Noted bicycle and pedestrian advocate, speaker, and Rutgers University Professor John Pucher has just written a new paper (to be published by the Oxford University journal Transport Reviews in July 2008) that might be the road map Portland takes to becoming a truly world-class bike city.
The paper, titled Making Cycling Irresistible: Lessons from the Netherlands, Denmark, and Germany (download PDF, 1MB), outlines the policies and practices those European cities have embraced that have allowed them to become places where going by bike is safe and convenient enough for everyone–not just the hearty and committed.
With Portland on the brink of a sea-change in the way our city plans for (and promotes) bicycle use, Pucher’s ideas and examples from leading European cities are timely. They’re also gaining notice by the leaders of Portland’s bicycle movement. Pucher recently spoke at Portland State University and he is highly respected by many local planners and engineers.
Pucher’s finding from Europe — especially their use of separated bike facilities — echo PDOT’s current bike infrastructure philosophies recently laid out in a white paper by City bike coordinator Roger Geller.
Here’s an excerpt from the abstract of Pucher’s paper:
“The key to achieving high levels of cycling appears to be the provision of separate cycling facilities along heavily traveled roads and at intersections, combined with traffic calming of most residential neighborhoods. Extensive cycling rights of way in the Netherlands, Denmark, and Germany are complemented by ample bike parking, full integration with public transport, comprehensive traffic education and training of both cyclists and motorists, and a wide range of promotional events intended to generate enthusiasm and wide public support for cycling.”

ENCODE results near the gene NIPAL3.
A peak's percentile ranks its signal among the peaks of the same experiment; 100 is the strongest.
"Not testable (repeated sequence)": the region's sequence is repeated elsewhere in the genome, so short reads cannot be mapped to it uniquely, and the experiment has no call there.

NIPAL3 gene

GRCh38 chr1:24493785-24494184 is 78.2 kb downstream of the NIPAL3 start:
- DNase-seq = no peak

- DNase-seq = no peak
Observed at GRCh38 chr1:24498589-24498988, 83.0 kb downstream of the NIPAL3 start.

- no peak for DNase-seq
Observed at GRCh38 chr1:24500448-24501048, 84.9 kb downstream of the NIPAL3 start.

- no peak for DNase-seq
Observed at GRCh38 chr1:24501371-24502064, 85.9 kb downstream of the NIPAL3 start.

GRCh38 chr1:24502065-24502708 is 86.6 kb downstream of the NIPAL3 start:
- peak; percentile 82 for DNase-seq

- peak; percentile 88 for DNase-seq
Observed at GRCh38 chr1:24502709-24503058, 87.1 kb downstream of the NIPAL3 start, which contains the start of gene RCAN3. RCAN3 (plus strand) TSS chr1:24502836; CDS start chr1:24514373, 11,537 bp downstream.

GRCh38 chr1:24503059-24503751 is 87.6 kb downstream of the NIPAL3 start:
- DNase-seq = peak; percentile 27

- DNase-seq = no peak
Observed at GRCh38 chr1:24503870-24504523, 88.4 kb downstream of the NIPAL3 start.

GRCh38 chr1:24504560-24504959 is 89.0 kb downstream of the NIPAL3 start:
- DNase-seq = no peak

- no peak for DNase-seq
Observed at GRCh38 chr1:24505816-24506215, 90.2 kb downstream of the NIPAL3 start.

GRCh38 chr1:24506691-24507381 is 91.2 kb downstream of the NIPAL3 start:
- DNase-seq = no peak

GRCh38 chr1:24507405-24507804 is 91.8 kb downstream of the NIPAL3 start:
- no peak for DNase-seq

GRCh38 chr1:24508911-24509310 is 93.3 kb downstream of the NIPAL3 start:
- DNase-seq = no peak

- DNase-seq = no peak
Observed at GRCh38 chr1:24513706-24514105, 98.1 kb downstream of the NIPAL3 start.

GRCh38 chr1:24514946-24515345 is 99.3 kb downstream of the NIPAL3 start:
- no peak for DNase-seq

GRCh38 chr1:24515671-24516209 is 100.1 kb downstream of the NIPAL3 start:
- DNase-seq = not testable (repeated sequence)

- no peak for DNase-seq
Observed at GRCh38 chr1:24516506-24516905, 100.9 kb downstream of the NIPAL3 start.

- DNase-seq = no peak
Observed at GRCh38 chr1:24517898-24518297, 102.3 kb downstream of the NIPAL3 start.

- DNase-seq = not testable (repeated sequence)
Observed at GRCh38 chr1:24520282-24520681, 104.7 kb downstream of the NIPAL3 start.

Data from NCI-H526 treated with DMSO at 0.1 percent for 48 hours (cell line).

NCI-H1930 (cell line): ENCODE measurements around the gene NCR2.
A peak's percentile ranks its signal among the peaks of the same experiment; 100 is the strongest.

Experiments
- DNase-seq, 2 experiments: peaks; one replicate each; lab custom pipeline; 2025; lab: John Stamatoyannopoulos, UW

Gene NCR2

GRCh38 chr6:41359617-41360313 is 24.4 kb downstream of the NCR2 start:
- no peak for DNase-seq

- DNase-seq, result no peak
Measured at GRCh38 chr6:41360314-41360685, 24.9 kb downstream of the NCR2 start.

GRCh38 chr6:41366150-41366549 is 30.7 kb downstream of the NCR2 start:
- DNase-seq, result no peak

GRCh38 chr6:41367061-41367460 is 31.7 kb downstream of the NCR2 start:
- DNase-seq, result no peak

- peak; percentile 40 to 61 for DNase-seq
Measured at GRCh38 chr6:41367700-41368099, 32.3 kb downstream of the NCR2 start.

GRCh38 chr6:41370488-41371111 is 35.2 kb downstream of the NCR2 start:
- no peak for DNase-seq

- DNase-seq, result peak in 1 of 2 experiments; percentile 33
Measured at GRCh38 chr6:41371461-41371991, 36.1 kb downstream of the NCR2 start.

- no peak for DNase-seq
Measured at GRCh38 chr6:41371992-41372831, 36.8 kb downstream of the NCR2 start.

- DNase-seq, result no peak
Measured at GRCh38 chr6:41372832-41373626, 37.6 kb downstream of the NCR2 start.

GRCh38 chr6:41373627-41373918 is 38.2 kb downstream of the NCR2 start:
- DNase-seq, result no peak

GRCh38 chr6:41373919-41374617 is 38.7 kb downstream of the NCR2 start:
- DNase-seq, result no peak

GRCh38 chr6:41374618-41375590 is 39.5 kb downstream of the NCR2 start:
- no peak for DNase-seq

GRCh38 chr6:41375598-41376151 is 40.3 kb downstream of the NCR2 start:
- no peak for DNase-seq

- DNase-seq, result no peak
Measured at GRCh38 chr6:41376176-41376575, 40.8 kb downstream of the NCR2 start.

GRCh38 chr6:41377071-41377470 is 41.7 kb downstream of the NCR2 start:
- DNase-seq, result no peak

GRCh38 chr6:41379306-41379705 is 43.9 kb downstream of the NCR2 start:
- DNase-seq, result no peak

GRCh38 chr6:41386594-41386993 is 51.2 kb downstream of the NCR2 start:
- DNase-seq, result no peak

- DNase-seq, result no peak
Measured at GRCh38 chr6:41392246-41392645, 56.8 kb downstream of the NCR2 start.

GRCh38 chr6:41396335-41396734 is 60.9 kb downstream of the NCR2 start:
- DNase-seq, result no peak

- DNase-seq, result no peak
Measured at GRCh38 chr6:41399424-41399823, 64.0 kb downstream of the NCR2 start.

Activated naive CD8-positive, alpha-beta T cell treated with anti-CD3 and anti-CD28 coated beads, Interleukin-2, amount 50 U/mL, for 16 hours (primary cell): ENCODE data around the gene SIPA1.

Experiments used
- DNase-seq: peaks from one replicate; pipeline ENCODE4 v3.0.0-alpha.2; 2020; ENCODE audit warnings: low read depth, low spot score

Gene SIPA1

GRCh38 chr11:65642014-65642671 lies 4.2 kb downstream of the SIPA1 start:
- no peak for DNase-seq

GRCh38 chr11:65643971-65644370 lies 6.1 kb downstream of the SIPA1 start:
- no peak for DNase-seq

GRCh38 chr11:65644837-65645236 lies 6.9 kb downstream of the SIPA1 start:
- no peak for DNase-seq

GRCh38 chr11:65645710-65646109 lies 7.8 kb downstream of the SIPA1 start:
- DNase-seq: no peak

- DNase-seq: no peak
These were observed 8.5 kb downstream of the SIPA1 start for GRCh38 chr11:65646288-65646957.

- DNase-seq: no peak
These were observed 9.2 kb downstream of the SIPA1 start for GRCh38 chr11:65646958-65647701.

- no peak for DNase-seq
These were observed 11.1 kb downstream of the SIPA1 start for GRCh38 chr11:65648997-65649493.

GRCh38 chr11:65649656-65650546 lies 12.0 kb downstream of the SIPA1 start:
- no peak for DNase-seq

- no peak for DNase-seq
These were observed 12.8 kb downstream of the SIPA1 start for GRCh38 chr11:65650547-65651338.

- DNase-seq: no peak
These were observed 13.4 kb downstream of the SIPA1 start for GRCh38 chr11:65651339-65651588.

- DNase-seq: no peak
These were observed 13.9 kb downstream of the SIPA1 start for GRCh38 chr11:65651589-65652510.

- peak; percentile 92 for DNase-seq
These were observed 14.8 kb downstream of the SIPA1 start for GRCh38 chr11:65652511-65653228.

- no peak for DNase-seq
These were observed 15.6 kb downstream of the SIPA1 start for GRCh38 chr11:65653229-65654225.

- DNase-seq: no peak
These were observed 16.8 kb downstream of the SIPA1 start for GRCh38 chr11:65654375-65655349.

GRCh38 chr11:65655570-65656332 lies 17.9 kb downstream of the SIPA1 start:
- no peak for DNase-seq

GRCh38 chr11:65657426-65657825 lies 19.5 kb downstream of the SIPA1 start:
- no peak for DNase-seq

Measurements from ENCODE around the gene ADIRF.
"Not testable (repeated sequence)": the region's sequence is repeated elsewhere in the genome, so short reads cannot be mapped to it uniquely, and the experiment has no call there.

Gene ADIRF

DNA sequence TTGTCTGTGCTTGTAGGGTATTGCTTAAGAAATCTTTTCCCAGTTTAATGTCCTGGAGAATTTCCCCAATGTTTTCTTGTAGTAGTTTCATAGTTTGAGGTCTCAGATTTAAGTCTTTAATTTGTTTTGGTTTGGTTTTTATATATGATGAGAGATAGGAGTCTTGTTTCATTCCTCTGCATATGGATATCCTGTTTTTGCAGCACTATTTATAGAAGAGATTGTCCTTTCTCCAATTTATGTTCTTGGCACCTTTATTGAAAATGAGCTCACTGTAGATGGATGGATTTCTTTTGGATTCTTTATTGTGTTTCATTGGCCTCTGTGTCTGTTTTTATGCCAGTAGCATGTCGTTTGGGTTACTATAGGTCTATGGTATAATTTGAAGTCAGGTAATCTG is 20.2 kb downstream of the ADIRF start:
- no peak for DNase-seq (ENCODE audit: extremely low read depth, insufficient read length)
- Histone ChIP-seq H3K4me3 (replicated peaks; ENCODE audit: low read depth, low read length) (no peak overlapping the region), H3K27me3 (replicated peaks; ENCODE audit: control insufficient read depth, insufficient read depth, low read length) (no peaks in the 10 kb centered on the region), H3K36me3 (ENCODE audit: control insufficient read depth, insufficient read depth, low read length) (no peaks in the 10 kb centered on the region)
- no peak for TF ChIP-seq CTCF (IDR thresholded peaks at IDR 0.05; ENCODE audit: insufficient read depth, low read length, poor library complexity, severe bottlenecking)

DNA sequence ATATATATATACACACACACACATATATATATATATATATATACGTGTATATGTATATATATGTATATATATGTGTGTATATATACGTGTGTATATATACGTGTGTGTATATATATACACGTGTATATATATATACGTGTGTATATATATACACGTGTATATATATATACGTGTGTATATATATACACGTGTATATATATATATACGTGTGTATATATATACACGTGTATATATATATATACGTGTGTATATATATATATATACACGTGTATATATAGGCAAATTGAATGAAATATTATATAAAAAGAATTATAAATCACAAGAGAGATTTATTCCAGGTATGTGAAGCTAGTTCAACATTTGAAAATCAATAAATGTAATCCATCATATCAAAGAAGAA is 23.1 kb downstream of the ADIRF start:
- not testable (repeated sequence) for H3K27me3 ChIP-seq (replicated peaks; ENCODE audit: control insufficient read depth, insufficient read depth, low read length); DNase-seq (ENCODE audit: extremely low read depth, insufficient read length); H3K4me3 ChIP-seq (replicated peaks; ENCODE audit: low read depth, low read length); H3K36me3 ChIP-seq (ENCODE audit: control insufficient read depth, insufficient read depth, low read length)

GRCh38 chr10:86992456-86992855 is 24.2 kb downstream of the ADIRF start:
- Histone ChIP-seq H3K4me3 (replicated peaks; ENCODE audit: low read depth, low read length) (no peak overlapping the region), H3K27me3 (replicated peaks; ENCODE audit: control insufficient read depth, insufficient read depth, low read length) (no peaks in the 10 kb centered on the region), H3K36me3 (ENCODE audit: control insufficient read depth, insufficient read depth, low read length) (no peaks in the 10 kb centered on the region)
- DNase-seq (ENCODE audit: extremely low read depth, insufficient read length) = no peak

“Cycling conditions in most countries—including the UK and USA—are anything but safe, convenient, and attractive.”
In the paper, Pucher has also noted that these European countries make driving expensive as well as inconvenient in central city areas. They do this through a host of taxes and restrictions on car ownership, use, and parking. Also noted are strict land use policies, developments that generate shorter, more bikeable trips.
Pucher then compares what he calls the “marginal status” of cycling in the UK and the USA.
Portland does get mentioned in the paper (see pages 31-32). Pucher writes that Portland “probably has the country’s most successful bicycling program.”
And for those of who who think we’ll never reach the status of these bike-centric countries, or that they’re somehow genetically predisposed to riding bikes, consider this statement from Pucher:
“Cycling levels plummeted in all three countries from about 1950 to 1975…It was only through a massive reversal in transport and urban planning policies in the mid 1970s that cycling was revived to its current successful state”
Are we on the brink of a “massive reversal” or will we continue to trudge along, making encouraging, yet tiny steps toward the future we want (and need)?